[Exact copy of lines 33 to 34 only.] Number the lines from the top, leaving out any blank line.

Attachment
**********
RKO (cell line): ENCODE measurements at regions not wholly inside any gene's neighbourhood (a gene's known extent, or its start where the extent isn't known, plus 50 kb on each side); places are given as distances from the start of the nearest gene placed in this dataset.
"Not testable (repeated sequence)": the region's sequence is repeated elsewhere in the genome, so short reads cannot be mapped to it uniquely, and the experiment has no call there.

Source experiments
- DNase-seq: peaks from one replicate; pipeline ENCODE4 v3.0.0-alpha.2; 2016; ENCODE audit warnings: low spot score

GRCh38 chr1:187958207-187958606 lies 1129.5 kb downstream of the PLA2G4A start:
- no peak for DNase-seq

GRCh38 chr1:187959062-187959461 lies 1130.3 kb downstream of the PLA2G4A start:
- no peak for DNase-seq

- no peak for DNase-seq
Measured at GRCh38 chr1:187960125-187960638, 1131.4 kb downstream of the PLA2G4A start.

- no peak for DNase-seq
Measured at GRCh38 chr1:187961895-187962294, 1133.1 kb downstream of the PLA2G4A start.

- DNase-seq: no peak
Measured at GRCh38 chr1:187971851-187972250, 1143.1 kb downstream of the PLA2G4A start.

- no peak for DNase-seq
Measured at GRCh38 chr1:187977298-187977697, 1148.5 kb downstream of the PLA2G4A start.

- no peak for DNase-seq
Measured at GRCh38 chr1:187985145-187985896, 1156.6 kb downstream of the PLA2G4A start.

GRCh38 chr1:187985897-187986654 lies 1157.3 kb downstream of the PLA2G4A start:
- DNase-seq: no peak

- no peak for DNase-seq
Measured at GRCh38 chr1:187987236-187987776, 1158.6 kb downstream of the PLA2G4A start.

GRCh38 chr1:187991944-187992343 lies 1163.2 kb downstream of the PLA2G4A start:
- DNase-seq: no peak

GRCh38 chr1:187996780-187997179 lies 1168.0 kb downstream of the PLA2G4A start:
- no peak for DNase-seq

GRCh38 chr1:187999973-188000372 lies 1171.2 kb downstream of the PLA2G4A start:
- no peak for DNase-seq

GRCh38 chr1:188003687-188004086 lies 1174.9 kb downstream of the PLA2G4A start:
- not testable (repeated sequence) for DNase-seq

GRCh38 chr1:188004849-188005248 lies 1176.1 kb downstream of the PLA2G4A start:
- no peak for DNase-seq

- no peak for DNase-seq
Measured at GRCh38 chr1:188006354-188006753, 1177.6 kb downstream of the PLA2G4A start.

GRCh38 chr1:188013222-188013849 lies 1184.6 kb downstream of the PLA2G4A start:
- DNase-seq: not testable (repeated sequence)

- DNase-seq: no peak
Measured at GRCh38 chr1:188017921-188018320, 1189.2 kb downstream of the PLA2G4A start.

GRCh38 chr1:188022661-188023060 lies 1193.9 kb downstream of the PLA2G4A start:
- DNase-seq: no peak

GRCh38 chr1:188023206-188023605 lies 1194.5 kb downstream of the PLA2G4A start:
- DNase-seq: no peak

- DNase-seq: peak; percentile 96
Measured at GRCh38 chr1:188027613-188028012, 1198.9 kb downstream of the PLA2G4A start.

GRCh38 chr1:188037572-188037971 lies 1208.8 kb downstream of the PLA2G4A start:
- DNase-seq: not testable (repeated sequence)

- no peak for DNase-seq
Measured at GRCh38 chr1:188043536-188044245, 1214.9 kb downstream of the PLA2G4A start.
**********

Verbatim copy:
- no peak for DNase-seq
Measured at GRCh38 chr1:188006354-188006753, 1177.6 kb downstream of the PLA2G4A start.